- How to interpret life insurance table ratings
- June 4, 2015
Everyone who applies for life insurance is assessed for coverage. Insurance companies provide coverage and premium rates in accordance with an applicant’s risk level.
This means that insurance companies will typically place applicants in categories relative to their risk, which involves their health and lifestyle choices. For example, smoking is considered a health risk and will have an impact on which category an applicant will be assigned.
Sometimes a person, due to health issues or lifestyle factors, may not fit into standard categories and will instead be assigned to a table rating.
In life insurance lingo, a “table rating” refers to the life insurance premiums charged to people who cannot qualify for standard rates. Life insurance companies identify their tables in various ways – such as Table 1, 2, 3 and above or Table A, B, C, etc.
Table ratings can be given for medical or non-medical conditions. Some table rating examples include:
· High blood pressure
· Alcohol or tobacco use
· History of cancer or a disease
· Body Mass Index (BMI)
· Criminal record
· Driving history report
· Hobbies or activities
Upon completing a medical exam, your insurer will look at your test results as well as family health history and lifestyle choices to fit you into a classification or category.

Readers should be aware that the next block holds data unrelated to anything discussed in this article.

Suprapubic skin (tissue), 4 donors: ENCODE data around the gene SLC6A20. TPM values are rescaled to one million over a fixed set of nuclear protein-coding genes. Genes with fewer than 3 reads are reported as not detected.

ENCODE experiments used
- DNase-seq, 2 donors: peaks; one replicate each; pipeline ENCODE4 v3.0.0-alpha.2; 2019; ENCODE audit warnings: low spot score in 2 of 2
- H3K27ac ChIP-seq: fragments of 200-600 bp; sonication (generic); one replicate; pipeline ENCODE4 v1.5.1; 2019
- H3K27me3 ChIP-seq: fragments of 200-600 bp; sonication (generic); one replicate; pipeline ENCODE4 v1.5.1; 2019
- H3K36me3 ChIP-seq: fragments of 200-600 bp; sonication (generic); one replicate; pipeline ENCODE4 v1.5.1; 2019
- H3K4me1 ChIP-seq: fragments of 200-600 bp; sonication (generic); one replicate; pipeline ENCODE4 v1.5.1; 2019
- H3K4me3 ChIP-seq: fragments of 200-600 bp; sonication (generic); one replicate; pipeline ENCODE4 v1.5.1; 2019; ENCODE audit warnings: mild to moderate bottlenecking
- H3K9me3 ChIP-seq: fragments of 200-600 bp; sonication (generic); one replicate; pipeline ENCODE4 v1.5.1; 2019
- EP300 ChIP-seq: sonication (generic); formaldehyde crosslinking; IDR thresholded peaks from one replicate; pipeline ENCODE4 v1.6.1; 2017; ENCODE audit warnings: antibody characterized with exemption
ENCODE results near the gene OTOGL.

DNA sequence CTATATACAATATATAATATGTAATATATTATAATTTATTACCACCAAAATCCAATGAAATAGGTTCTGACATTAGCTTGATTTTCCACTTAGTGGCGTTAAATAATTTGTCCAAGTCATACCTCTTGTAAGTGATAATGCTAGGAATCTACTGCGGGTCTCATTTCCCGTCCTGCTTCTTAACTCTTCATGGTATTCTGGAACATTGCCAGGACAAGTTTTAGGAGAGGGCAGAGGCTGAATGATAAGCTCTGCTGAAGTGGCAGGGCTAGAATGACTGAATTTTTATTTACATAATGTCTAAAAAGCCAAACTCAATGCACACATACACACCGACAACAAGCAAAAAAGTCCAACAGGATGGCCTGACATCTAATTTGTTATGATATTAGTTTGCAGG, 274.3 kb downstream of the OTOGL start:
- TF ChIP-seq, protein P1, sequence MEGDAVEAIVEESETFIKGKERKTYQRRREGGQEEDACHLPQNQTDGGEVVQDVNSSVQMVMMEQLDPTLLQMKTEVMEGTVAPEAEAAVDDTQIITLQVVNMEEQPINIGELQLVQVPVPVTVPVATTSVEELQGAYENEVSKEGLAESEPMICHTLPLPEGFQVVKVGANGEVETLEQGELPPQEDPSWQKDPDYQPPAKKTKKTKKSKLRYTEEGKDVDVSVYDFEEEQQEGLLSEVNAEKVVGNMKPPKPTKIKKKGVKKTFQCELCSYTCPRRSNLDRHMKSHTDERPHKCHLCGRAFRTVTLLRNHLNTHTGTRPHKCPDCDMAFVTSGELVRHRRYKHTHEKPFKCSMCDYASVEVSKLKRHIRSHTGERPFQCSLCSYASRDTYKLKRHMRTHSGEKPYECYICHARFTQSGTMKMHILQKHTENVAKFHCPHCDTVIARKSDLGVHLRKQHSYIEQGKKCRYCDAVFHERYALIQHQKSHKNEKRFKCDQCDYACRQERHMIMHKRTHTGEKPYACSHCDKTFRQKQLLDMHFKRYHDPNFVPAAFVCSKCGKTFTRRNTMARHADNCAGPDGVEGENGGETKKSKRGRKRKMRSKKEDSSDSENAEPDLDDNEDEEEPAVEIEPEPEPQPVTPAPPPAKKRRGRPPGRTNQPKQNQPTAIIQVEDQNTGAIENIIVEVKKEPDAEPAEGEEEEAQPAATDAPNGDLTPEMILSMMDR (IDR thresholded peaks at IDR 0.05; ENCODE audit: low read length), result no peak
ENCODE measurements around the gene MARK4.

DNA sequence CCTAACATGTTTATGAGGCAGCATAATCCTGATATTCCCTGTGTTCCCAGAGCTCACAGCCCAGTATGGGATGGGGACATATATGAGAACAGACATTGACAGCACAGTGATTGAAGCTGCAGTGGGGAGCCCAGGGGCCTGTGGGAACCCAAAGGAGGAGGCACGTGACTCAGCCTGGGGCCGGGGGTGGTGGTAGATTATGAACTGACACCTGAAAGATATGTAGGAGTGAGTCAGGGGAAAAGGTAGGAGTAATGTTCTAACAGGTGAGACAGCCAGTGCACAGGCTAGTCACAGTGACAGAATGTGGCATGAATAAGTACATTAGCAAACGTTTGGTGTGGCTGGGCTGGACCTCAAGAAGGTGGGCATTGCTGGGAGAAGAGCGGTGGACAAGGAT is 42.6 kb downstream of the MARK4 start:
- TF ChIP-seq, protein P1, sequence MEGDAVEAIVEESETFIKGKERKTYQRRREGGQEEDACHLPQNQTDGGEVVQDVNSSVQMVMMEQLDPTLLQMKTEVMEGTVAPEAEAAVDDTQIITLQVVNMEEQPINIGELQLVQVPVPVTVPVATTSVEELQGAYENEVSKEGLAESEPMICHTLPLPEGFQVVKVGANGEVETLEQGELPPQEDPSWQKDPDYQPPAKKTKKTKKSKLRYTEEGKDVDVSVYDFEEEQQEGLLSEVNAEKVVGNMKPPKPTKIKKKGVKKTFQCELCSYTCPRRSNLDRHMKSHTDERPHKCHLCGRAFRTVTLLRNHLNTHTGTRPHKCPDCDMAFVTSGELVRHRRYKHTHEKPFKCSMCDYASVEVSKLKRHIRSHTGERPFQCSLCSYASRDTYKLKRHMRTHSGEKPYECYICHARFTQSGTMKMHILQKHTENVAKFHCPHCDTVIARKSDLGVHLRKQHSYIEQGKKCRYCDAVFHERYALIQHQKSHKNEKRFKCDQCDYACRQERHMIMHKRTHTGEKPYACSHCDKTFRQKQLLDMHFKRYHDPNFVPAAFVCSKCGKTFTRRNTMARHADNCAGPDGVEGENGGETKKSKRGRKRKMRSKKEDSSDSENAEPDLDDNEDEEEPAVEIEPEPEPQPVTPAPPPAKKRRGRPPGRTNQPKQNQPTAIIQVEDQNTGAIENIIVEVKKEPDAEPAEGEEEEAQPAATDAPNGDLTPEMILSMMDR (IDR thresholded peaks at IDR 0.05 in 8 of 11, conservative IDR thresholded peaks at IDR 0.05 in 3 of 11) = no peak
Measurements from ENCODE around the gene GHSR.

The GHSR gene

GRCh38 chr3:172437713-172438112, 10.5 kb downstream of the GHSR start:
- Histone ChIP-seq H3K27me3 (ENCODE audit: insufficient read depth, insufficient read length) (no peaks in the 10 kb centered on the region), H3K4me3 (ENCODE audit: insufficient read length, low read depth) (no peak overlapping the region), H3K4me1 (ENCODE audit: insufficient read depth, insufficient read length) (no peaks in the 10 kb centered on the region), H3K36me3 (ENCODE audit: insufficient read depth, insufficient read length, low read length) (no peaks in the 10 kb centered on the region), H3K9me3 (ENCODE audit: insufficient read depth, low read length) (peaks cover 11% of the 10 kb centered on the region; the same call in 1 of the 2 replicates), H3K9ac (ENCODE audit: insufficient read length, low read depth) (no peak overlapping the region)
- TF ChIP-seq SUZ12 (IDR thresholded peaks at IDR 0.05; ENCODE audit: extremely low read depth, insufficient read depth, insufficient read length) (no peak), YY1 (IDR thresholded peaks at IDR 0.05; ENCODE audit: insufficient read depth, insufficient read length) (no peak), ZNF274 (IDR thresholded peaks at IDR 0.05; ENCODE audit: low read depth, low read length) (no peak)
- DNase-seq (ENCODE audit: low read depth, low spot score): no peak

Though the verbiage from company-to-company may differ, most applicants seeking life insurance will fall into one of the following categories:
· Preferred select (or plus)
· Preferred smoker
· Standard select (or plus)
· Standard smoker
Many applicants do not fall into these categories yet are still eligible for coverage. Their health issues or lifestyle choices may prevent them from falling into a standard classification, but they can still be rated in accordance with their coverage risks.
This is where table ratings will come into play. Along with a risk category, an applicant will be given a table rating with either a number or letter to designate their rating. Depending on that rating, the applicant will pay an additional percentage if approved for a life insurance policy.
Table ratings are usually designated as Tables A-J or 1-10. Generally speaking, each additional table increase is usually a 25 percent increase over the standard risk class rates.
Consumers have the right to an explanation from the insurance company as to why they are getting a certain risk classification or table rating. However, negotiating the premium may not be an option. The consumer does have the right to present evidence to potentially change the rate or remove the table rating.
If a customer is working with a licensed life insurance agent, the agent may direct a customer to another insurance company that may offer a lower premium for his or her particular condition or circumstance. Another option to help decrease the premium amount is to either lower the face value or lower the term limit.
- Category: Articles Library, Life Insurance, Tips
Life Insurance Quotes
Leave a Reply